Use EditorConfig to Manage Coding Styles on Team Projects

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Perhaps you’re familiar with Phil Karlton’s thoughts on hard problems:

There are only two hard things in Computer Science: cache invalidation and naming things.

If that’s the case, then agreeing on coding style is a close third. Hard tabs or soft tabs? End-of-file newlines or not? More often than not, these decisions come down to personal preference. I have my preference, you have yours, and nary the twain shall meet. The table is set for serious disagreement.

Luckily, there’s a simple utility that can resolve some of these problems on team projects that use a variety of file formats and coding styles.

EditorConfig to the Rescue!

EditorConfig is a file format for defining a project’s coding styles. In its most basic form, an EditorConfig is a file (.editorconfig) existing in a project’s root whose contents sets coding styles for the kinds of files in your project. Plugins for a variety of editors and IDEs are available for download.

With the appropriate plugin installed, your editor of choice will look to your project’s .editorconfig file when opening project files and enforce any styles declared by the configuration. Want hard tabs in your HTML? No problem. Two-space soft indentation and end-of-file newlines when working with Ruby? EditorConfig won’t even bat an eyelash.

The beauty of EditorConfig is that it does all of this for you automatically.

Let’s take a look at an example. A sample .editorconfig file for a basic project consisting of some HTML, CSS, and JavaScript may look something like:

# EditorConfig is awesome:
root = true

end_of_line = lf
indent_size = 4
indent_style = tab
insert_final_newline = false

The above specifies that this EditorConfig file is the root file and that your editor should stop looking for other configuration files. The line [*] specifies that the following lines declare coding styles for all file types in the project, regardless of file extension. A variety of patterns can be matched and are outlined in the documentation.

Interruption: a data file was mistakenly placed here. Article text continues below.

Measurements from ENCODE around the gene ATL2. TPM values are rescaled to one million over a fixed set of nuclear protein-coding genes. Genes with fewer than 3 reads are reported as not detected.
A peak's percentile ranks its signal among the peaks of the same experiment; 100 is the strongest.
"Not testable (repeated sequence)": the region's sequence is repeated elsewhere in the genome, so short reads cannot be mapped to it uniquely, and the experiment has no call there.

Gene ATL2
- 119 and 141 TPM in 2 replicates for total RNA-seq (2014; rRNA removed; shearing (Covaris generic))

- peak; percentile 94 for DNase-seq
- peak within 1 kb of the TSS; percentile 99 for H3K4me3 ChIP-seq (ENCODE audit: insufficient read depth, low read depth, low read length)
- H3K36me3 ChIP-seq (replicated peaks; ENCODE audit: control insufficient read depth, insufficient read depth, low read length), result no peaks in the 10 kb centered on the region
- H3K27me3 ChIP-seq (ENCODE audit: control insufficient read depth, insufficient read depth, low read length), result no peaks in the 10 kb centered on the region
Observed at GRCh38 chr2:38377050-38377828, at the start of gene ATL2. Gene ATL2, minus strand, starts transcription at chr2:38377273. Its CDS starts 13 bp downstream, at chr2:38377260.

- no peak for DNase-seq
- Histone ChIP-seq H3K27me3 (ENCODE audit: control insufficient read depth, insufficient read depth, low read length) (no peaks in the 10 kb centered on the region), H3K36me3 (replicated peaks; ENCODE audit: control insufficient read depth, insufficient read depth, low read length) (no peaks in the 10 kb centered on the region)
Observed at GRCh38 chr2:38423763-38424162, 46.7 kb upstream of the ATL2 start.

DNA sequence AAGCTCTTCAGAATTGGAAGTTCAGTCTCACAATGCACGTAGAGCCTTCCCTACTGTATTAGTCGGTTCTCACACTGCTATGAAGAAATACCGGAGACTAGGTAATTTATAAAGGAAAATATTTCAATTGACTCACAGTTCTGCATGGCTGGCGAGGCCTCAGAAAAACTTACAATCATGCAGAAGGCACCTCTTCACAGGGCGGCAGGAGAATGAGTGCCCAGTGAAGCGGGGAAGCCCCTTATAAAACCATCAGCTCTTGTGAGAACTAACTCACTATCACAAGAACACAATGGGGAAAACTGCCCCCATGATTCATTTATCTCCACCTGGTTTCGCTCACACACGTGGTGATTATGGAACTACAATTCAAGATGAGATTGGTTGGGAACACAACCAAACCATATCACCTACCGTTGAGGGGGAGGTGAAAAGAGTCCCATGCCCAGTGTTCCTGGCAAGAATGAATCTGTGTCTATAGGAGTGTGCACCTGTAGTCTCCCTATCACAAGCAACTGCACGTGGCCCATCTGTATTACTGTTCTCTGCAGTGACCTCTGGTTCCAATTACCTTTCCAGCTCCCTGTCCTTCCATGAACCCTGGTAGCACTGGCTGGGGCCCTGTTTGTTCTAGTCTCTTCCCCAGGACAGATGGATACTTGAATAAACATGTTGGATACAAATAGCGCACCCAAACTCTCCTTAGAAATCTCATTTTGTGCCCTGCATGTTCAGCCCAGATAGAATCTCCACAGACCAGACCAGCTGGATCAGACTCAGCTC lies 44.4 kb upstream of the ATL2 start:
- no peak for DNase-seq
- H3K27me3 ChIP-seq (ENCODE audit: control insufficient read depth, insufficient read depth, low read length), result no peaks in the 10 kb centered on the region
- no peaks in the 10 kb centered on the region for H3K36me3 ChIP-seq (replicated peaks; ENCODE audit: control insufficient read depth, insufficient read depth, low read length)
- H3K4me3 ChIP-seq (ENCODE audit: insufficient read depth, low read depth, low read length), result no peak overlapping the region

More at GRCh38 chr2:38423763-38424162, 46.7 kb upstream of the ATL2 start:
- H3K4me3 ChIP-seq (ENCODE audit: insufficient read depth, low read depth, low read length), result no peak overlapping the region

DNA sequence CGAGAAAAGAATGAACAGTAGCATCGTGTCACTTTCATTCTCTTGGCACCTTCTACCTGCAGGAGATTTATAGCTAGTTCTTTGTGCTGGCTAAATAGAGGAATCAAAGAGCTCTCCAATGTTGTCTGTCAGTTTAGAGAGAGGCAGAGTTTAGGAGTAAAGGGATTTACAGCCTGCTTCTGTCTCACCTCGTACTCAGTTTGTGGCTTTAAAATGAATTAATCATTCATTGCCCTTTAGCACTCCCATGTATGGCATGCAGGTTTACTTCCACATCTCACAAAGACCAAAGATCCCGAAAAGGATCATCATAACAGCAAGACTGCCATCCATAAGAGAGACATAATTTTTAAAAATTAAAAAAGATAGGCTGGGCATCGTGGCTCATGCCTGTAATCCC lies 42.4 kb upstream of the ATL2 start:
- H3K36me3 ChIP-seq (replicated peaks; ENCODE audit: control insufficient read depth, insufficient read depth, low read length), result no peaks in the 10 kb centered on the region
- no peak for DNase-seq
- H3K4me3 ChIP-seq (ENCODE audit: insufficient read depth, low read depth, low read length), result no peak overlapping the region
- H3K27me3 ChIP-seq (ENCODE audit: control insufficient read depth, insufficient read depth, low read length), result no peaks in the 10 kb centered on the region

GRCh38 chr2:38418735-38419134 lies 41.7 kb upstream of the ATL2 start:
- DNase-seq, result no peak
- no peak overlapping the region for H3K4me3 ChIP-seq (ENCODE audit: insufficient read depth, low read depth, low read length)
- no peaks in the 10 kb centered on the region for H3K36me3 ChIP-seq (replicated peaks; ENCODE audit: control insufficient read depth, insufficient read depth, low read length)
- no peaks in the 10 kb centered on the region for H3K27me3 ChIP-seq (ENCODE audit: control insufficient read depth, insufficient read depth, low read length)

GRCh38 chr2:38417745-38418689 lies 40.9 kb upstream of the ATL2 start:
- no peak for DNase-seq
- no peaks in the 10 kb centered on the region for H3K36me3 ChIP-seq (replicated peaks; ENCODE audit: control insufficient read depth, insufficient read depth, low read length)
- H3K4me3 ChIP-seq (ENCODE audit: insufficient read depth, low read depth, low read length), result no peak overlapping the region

The remaining four lines instruct your editor to use Unix-style newlines, insert hard tabs equal to the width of four characters, and not insert a newline at the end of a file.

Depending on the nature of your project, your .editorconfig file might include additional blocks for different file types. You can get as granular with coding style definitions as you like.

Why It’s Great

There are a couple things I love about EditorConfig. It’s a simple tool that does one thing well with a clear syntax and a flat learning curve. I installed the appropriate plugin for my editor, added a brief .editorconfig file to a personal project, and was ready to go in only a couple minutes.

I love that it just works. I love the “set it and forget it” nature of the .editorconfig file. I love that your project’s coding standards are documented alongside your project’s code.

That last point makes EditorConfig a great option for large, diverse teams. Since the project’s coding styles are specified in a file with the project’s codebase in a format enforced by an editor or IDE, team members can stop fretting over whether or not they’re using the “correct” indentation and instead get down to the business of writing code and solving problems.

In the Wild

EditorConfig is taking off in the open source community. A recent notable example: the popular HTML5 Boilerplate project added an .editorconfig file in their 5.0 release. jQuery, Ruby, WordPress. The list of projects using EditorConfig is impressive. Most impressive.

Pelle Wessman replied to my question on Twitter that the team at Bloglovin use EditorConfig and Grunt to enforce their in-house coding styles.

For the reasons outlined above, EditorConfig is a great solution to a recurring coding inconvenience. I encourage you to give it a look and try it out for yourself on a project!